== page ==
We also realised that such projects could never make us sustainable. At best we just made even. We needed a bigger project that would rake in big money. The increase of what is known as voluntourism or tourism with a heart made us zero in on building a green guest house the proceeds of which would run our education and other programmes. It would also enable us to take our students to the next level by teaching them skills linked to hospitality which is a growing market. It seemed such a great idea and we even had a promoter. We managed to find and purchase a piece of land, get a design and a business plan duly vetted . But then our promoter ditched us and in spite of our best efforts we were unable to raise the funds needed to build. After 3 years we had to bury this idea altogether. We were unable to find the funds. The amount needed was way beyond our league. The fault was perhaps ours, or rather mine, as I did not make PR an integral part of our organisation and did not have a fund raising wing. I have always felt uncomfortable with NGOs that are run like corporates. It maybe the way to go, but not mine. Maybe my inheritors will select this option.
It was back to the drawing board after a lengthy postmortem to figure out what had gone wrong. What was evident was that we did not have the profile needed to access large donors and our page 3 was practically non-existent. Maybe many were not convinced by hospitality as a sound sustainability option. Sustainability can only come from a market where the demand remains constant. When we conceived planet why we felt that a green and not-for profit guest house was something that would attract a niche market. I still think it would as in spite of the proliferation of guest houses at ever street corner, I have still not seen a totally green one, or one that is not a commercial enterprise. But this was not to be for us.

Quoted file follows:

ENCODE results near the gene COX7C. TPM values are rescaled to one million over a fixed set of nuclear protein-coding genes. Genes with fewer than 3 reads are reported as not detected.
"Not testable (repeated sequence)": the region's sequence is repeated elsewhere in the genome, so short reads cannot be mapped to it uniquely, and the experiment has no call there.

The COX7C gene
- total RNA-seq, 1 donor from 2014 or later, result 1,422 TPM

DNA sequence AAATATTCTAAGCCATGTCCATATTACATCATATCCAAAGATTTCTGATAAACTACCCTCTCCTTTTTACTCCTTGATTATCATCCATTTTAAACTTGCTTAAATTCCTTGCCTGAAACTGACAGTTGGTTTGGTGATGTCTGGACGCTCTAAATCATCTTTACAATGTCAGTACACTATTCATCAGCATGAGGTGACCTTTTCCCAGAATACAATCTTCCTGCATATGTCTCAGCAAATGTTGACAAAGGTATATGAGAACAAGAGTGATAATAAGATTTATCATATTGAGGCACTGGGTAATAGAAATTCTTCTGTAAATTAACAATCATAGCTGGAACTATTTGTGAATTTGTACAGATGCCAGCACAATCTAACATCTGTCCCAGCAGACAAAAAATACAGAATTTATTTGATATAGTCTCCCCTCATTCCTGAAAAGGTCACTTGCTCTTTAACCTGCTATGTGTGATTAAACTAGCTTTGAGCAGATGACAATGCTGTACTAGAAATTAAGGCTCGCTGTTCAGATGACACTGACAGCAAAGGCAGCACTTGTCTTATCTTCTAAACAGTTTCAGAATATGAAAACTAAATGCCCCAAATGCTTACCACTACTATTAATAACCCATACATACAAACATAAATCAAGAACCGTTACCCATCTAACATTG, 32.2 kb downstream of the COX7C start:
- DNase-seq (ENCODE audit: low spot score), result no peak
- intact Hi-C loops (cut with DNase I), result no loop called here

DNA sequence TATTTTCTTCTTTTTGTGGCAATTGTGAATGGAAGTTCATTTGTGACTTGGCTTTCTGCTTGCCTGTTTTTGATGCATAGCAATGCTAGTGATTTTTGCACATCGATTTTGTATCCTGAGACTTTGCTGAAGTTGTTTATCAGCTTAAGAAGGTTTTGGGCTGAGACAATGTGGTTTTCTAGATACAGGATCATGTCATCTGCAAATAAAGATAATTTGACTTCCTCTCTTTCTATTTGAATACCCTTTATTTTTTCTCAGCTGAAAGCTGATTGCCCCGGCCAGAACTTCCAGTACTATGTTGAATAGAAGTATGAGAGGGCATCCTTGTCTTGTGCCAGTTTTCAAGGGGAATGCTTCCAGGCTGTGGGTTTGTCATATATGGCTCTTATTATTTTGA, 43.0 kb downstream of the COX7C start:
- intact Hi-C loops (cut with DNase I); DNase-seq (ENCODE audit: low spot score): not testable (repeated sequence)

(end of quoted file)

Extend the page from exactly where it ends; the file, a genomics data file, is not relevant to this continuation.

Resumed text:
We now need to come up with plan B. For us it will have to be something that is low on investment and high on returns. What comes to mind is imparting skills at a competitive price. The skills have to be those that would help students get employment. They could range from IT skills and spoken English to technical skills like computer repair, electronic repair etc. For women stitching and beauty remain the preferred ones. We would need to do a market survey to find out what the good options are.
That is where we stand today. Unfortunately, due to personal reasons, 2013 turned out to be a sabbatical for me. I do hope that 2014 will get us the answers we seek.
It is the courage to continue that counts.